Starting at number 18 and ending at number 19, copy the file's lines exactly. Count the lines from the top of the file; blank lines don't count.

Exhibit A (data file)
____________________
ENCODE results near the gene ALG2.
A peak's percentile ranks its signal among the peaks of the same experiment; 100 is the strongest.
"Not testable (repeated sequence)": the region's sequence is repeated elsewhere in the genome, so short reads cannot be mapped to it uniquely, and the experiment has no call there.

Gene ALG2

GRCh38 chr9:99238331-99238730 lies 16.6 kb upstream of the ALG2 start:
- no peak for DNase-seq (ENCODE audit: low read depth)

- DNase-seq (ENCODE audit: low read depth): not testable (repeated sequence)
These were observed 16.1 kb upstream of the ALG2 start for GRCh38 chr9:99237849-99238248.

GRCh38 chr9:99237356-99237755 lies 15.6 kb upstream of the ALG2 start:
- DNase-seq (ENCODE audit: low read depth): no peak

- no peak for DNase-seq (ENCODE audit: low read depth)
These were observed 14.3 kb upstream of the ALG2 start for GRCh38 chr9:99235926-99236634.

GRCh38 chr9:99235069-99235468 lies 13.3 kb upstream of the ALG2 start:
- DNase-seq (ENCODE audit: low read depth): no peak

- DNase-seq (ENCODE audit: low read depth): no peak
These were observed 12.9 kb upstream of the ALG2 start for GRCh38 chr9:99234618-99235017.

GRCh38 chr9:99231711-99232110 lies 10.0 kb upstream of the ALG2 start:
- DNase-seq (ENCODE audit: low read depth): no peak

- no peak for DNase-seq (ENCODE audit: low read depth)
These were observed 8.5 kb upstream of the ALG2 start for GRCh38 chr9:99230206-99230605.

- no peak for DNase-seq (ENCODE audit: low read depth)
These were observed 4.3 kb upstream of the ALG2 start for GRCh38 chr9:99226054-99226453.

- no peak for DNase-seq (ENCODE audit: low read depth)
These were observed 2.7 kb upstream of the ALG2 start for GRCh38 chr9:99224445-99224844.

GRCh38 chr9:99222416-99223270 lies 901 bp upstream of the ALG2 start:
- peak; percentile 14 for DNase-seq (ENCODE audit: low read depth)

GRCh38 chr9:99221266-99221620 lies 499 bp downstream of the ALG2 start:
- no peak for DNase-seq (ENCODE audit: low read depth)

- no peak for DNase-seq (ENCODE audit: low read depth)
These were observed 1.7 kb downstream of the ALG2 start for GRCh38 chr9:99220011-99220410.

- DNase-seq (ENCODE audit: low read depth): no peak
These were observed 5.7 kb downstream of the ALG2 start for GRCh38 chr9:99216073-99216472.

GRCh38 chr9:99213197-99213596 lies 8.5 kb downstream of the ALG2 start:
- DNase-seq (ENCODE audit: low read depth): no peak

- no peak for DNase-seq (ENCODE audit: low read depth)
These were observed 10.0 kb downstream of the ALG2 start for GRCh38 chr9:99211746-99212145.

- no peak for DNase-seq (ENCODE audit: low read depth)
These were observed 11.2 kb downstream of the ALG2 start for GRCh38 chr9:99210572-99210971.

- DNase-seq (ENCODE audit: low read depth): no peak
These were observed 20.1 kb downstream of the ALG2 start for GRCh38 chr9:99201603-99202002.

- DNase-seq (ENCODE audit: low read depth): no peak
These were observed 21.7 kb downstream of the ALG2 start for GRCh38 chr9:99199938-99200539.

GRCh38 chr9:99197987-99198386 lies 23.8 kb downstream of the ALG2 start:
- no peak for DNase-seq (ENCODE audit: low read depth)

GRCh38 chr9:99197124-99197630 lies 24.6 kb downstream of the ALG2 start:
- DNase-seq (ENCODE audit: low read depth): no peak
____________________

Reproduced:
- DNase-seq (ENCODE audit: low read depth): no peak

- no peak for DNase-seq (ENCODE audit: low read depth)